Duty drawback is one of the least understood and most underutilized benefits available to exporters.
In general, a duty drawback is the refund of duty, tax and other fees that were collected by U.S. Customs and Border Protection (CBP) when an article was imported into the United States. This refund is available after the importer either destroys or exports the article.
The concept of drawback was originally drafted in the U.S. by the Continental Congress of 1789, and was limited in scope to specific articles that were directly imported or exported. The rationale behind the concept of drawback is to encourage American companies to compete in foreign markets without enduring a price disadvantage due to the amount of duty that they had to pay on the imported merchandise.
Types of Drawback
CBP allows various forms of drawback:
Direct Identification Manufacturing
In the event that articles are manufactured in the U.S. with the use of imported merchandise and are ultimately exported or destroyed, the exporter may claim a drawback not to exceed 99% of the duties initially paid on the imported merchandise.
In the event that imported articles and/or any other articles of the same kind and quality are used to manufacture articles that are later exported or destroyed prior to usage, the exporter may claim a drawback not to exceed 99% of the duties initially paid on the imported merchandise. Additionally, this particular methodology requires that no distinction is made between imported merchandise and domestic merchandise of the same kind and quality.
In the event that merchandise is exported or destroyed due to the fact the merchandise does not conform to the same quality as product samples and/or product specifications, the exporter may claim a drawback not to exceed 99% of the duties initially paid on the imported merchandise. This holds true if the merchandise had been shipped to the U.S. without the consent of the consignee or has been found to be defective at the time of importation.
Internal Revenue Tax
In the event that certain articles are manufactured with the use of domestic alcohol and later exported, the exporter may recoup the initial amount of tax paid to the U.S. International Revenue Service.
In the event that imported merchandise is unused and later exported or destroyed, the exporter may claim a drawback not to exceed 99% of the duties initially paid on the imported merchandise.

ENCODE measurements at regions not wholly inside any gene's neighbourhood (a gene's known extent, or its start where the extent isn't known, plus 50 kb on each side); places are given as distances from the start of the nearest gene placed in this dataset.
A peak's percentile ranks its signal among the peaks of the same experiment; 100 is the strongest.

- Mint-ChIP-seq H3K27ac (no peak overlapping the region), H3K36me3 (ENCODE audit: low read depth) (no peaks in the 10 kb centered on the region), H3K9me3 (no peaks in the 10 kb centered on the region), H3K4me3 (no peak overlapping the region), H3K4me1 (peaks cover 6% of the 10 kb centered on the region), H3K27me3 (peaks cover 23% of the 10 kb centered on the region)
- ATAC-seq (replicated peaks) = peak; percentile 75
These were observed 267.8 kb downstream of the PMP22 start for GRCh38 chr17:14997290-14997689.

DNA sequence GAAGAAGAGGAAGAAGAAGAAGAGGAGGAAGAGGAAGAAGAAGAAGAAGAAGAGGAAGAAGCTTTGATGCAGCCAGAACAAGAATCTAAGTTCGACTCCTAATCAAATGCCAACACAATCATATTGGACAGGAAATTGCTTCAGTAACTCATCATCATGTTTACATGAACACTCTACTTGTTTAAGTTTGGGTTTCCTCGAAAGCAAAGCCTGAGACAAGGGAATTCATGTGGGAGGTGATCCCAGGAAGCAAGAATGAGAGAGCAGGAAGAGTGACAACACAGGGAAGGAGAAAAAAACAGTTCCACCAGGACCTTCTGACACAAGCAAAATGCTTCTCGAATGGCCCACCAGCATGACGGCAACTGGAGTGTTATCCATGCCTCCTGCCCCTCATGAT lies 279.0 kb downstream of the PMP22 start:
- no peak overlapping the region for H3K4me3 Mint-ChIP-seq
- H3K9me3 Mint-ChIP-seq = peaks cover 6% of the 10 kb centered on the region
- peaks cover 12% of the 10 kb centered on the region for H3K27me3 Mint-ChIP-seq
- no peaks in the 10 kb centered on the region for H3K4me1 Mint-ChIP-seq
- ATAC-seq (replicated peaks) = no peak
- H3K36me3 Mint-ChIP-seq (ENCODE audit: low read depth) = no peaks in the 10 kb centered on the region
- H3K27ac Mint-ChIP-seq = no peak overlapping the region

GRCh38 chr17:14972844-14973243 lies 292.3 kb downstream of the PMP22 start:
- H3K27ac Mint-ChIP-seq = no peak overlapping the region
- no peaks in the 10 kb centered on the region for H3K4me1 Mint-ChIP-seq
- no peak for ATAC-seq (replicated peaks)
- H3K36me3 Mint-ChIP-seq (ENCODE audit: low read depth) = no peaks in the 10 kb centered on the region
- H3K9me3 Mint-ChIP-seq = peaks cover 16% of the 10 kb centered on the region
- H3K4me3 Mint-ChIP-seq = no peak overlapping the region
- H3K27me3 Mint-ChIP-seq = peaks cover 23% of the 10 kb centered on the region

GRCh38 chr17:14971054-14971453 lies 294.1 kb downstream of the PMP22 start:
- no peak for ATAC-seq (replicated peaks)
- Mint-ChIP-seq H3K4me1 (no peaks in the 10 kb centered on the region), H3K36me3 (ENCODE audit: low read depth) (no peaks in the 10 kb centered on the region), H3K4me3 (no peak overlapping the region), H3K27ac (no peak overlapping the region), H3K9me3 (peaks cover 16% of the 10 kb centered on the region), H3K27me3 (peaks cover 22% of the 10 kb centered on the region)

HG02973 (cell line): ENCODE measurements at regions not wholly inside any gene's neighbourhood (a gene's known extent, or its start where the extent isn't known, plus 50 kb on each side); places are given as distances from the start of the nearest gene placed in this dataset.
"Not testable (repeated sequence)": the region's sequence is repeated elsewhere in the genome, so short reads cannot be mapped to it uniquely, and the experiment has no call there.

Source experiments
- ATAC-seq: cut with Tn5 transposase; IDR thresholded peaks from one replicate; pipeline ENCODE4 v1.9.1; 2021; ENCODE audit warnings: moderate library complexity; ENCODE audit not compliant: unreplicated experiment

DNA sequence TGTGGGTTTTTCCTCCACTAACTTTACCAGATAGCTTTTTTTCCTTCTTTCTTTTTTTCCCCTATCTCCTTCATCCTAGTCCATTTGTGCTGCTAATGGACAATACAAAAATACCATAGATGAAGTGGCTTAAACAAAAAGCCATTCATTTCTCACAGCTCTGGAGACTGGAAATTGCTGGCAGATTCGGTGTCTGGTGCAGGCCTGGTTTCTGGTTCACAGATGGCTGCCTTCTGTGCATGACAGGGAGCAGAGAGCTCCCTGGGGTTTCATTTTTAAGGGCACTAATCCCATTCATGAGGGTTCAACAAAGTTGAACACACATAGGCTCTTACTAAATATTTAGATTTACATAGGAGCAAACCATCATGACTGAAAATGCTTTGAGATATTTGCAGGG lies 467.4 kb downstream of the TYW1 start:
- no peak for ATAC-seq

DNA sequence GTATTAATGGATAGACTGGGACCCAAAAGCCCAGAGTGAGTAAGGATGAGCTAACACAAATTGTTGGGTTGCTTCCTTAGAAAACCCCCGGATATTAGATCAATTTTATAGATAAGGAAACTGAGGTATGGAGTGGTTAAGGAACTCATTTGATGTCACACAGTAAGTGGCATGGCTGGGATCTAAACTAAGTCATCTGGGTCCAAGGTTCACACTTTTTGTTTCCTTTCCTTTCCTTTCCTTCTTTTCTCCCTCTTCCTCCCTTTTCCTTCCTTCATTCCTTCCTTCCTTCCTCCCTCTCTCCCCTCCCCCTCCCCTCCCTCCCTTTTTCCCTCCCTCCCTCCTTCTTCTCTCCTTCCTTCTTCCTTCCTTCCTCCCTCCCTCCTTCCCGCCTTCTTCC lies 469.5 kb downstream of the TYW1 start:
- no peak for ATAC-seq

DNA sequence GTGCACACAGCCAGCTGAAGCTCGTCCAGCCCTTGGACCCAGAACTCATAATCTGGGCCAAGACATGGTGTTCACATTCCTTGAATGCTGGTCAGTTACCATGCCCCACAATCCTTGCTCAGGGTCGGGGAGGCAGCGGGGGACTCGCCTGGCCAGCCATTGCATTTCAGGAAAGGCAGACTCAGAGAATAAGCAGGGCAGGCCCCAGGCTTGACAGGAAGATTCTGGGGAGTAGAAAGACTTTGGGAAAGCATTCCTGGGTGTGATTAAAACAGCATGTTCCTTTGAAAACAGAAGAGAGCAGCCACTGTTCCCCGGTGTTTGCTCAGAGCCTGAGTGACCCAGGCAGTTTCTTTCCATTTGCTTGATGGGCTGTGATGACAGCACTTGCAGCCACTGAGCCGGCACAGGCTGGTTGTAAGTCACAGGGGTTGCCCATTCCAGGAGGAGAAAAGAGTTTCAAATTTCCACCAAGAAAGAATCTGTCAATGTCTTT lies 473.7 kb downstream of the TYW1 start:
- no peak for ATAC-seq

Claiming a Drawback
In general, a company must file a drawback entry and all associated documentation necessary to complete a drawback claim within three years after they have exported or destroyed the merchandise subject to drawback.
Unless otherwise indicated, all claims for drawback should be filed on Customs form 7551, Drawback Entry, along with any applicable supporting documentation such as a certificate of delivery.
The following individuals can make a claim for duty drawback:
- The president of the firm,
- The vice-president of the firm,
- An authorized employee of the firm which has the legal authority to bind the firm to agreements,
- An employee of the firm who possesses a valid power of attorney,
- An individual who is acting on his/her own behalf, or
- An individual who is a customs broker who possesses a valid power of attorney.
One or more of the following documents are required to support a drawback claim:
- Drawback entries,
- Certificates of delivery,
- Certificates of manufacturer,
- Notices of intent to export, destroy or return merchandise for purposes of drawback, or
- Certifications of exporters on bills of lading or evidence of exportation.
Once CBP has determined that a claim has been completed and satisfies all applicable drawback requirements, the amount of drawback will be verified refunded to the claimant. Drawback will be payable to the exporter or the destroyer of the imported articles unless the right to claim drawback has been legally transferred to a third party through a certificate of delivery and/or manufacture.
It is important to note that payment of drawback claims will vary depending upon the type of payment method utilized—accelerated or manual. In essence, the payment of the drawback could take weeks, months or even years depending upon the circumstances involved in the claim for drawback.
For more information regarding duty drawbacks, reference Title 19, Part 191 of the U.S. Code of Federal Regulations.